How a person responds to a difficult life event, such as a death or divorce, helps shape their development of wisdom over time, a new study suggests. For many, a difficult life event also disrupted their sense of personal meaning, raising questions about their understanding of their world. These disruptions eventually lead to the development of new wisdom, the researcher said. “The adage used to be 'with age comes wisdom', but that's not quite right.” “In general, the people who had to do something after a difficult life event to figure something out are the ones who have reached a new meaning. ”
The study examined 50 adults aged 56 to 91 who had experienced one or more major difficult life events. The participants were asked to identify a specific difficult or challenging life event, describe how they coped with it, and describe whether the experience changed their outlook or actions in life.
"One thing that immediately struck me was that people who were asked to think about a difficult life or a difficult event had an answer right away," the researcher said. “Hard times are one way people define themselves.” The researchers found that people responded to the difficult life situations in three ways. For one group of respondents, 13 in total, the difficult life event led to little or no doubt about the meaning in their lives. Some of the people in this group simply accepted the event as something that could not be changed, while the rest described using their intelligence, self-control, and plans to solve problems related to the event. The smallest group, five participants, indicated that the difficult life event helped them clarify a specific value or belief that had not been formulated before. The majority of participants - 32 - indicated that the difficult life event disrupted their personal meaning and prompted the person to reflect on themselves, their fundamental beliefs and their understanding of the world.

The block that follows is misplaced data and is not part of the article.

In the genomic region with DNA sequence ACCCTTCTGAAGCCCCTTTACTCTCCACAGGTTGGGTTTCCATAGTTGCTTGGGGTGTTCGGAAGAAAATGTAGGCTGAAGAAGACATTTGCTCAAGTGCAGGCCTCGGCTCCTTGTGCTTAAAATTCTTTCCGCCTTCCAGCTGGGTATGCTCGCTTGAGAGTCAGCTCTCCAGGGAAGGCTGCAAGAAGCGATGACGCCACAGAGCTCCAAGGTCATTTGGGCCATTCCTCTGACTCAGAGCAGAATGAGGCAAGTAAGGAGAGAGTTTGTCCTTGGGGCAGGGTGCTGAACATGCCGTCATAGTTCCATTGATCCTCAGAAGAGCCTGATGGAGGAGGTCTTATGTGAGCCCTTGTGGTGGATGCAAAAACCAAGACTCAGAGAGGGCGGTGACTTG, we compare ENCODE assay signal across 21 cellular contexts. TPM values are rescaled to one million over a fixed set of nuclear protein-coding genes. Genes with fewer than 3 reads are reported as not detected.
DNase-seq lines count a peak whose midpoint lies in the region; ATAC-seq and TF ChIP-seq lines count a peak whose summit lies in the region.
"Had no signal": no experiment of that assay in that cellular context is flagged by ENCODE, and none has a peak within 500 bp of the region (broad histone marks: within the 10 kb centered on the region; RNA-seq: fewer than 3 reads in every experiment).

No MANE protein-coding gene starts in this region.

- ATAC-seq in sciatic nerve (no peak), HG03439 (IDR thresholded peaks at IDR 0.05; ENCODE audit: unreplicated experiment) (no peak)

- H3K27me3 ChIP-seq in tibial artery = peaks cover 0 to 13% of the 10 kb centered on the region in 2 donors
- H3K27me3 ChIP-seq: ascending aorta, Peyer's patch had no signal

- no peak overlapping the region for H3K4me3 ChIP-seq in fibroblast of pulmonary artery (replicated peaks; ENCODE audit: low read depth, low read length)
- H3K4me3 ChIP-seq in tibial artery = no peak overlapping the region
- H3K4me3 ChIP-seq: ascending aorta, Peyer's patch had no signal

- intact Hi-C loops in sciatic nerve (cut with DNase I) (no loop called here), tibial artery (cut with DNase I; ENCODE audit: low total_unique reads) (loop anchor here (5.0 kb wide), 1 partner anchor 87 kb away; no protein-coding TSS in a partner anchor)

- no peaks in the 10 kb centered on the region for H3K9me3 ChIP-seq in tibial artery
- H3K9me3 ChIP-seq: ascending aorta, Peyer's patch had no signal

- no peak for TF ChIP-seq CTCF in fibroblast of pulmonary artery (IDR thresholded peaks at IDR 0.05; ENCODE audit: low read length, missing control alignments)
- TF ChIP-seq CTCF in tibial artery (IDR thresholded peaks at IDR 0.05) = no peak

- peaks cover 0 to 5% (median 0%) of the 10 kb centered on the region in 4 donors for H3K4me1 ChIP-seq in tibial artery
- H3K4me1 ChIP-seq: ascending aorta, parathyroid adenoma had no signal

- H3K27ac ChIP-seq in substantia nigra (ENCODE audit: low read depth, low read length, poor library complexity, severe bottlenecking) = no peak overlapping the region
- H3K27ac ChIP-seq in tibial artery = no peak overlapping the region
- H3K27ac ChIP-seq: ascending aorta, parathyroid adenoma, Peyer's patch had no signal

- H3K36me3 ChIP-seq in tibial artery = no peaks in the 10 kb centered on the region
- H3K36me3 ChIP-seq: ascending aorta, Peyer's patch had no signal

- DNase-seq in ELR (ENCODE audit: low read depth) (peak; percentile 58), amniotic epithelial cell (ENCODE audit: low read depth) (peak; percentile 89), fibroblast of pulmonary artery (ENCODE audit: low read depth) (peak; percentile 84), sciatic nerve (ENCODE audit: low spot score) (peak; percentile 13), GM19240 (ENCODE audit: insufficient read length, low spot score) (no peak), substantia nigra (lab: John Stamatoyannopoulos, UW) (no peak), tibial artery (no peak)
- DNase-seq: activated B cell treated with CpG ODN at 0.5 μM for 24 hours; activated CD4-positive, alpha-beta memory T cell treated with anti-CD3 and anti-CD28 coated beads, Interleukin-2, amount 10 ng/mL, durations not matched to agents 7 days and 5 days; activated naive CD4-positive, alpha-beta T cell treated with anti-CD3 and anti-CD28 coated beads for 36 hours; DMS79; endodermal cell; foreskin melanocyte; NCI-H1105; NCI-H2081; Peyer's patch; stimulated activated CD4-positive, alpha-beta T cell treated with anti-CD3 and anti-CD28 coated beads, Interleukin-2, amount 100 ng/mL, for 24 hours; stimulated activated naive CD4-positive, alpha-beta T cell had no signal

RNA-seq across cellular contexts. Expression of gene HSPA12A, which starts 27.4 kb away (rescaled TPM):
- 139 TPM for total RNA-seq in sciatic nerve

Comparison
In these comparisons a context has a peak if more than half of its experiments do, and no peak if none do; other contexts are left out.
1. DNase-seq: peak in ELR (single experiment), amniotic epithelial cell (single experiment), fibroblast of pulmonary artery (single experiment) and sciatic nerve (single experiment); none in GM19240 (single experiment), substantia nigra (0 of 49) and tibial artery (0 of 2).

Further analysis showed that a person's social environment helped shape their responses to the difficult life event. These social interactions include:hiring help from others during the difficult time; unsolicited emotional support from family, friends, or strangers; being held or held, especially among people who share a difficult life event, such as a loss; receive unwanted support; comparing one's reaction to the event with the reactions of others; obtain expert advice; seek out others with similar experiences; make new connections; and learning from society as a whole.
The researchers found that some of these social supports and interactions influenced a person's development of wisdom. For example, those who received unsolicited emotional support developed wisdom around compassion and humility. Seeking others with similar experiences revealed some participants with new ideas and interactions, and supported a deeper exploration of their newfound sense of self.